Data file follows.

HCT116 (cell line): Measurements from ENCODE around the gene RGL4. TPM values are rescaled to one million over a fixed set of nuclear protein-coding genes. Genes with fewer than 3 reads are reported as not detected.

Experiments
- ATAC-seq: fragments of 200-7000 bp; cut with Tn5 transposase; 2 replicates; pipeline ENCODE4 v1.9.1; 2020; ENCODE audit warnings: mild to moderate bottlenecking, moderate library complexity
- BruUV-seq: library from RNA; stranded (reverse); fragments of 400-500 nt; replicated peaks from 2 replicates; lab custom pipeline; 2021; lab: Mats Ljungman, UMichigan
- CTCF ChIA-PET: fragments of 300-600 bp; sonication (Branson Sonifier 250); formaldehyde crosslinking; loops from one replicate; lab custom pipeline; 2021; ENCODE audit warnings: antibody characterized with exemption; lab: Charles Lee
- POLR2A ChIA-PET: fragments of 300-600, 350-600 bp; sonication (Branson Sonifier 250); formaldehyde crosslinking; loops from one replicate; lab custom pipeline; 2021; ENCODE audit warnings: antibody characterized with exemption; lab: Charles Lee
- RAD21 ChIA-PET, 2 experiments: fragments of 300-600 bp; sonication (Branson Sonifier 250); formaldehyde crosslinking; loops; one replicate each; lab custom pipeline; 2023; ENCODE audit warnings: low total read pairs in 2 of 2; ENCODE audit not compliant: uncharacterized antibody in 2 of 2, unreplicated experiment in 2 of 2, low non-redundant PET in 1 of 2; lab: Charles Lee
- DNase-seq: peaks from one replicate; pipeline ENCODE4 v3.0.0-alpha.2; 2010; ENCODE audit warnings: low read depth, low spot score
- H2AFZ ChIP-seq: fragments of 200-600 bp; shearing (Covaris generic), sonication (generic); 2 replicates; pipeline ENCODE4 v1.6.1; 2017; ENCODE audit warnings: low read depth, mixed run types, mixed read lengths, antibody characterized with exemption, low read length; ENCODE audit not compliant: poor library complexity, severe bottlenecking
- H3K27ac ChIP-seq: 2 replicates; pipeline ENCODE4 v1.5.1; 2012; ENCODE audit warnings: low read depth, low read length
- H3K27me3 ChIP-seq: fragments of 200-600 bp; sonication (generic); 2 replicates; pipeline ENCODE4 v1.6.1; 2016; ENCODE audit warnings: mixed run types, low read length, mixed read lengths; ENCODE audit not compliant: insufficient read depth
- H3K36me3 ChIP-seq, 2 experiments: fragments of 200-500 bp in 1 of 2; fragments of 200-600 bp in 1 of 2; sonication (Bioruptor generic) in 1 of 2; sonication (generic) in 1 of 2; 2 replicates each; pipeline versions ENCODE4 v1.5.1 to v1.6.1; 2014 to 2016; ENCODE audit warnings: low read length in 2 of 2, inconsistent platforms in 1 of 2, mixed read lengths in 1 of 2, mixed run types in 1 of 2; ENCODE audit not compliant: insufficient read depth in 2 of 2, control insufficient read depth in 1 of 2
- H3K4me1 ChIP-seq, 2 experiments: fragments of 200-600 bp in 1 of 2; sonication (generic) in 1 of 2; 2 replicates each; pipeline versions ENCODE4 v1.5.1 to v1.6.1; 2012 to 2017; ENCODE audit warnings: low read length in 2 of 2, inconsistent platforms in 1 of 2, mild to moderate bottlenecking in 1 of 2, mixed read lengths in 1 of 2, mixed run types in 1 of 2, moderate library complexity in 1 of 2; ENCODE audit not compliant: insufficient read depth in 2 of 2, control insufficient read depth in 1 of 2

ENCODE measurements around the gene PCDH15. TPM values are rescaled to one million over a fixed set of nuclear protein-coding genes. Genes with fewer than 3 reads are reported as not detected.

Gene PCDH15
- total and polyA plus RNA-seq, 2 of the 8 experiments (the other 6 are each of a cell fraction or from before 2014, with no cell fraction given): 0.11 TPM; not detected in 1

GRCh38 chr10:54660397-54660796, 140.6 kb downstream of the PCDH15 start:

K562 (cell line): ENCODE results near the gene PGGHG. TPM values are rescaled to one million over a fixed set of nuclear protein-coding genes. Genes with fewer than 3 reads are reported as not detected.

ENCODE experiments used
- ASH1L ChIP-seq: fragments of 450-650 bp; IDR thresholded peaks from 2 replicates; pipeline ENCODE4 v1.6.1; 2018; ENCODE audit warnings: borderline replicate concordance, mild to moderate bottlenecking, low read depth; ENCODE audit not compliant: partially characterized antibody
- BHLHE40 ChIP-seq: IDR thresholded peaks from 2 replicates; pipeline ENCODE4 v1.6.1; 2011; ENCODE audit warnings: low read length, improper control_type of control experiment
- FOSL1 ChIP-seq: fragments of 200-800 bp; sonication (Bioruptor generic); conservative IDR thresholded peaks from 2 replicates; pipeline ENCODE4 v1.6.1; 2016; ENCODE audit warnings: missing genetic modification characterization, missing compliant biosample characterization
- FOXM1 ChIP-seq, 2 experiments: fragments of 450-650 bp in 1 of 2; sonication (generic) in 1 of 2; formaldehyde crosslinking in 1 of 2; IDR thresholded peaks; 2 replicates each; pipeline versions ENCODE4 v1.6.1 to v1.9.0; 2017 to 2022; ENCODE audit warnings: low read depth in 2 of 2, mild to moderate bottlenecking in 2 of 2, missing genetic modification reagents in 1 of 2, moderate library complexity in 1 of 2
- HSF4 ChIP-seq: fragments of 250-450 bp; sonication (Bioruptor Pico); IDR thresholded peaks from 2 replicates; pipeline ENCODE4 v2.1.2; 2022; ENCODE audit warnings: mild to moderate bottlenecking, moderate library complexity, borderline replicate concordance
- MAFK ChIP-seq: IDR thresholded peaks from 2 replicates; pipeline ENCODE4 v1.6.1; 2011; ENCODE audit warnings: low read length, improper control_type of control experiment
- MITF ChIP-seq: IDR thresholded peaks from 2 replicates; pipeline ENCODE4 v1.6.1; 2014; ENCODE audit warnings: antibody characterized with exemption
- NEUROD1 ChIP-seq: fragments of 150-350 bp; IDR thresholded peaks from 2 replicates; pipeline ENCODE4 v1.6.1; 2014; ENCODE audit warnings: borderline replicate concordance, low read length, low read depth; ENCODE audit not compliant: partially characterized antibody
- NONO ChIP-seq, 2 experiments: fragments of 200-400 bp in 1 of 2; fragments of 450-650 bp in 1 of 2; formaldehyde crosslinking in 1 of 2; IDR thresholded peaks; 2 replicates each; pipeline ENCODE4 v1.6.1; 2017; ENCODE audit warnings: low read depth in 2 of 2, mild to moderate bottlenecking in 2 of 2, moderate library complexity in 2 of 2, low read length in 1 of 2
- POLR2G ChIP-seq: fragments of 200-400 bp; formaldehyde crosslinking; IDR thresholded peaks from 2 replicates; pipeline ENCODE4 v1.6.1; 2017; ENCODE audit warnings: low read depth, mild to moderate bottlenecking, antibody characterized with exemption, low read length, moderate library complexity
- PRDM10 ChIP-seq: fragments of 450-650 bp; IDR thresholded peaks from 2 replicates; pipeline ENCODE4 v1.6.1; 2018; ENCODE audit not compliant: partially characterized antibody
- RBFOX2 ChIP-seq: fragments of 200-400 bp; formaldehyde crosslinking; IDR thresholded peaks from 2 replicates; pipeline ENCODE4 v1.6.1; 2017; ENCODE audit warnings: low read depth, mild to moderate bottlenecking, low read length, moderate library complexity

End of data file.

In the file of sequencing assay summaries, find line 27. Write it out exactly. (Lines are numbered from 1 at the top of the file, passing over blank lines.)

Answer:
- NEUROD1 ChIP-seq: fragments of 150-350 bp; IDR thresholded peaks from 2 replicates; pipeline ENCODE4 v1.6.1; 2014; ENCODE audit warnings: borderline replicate concordance, low read length, low read depth; ENCODE audit not compliant: partially characterized antibody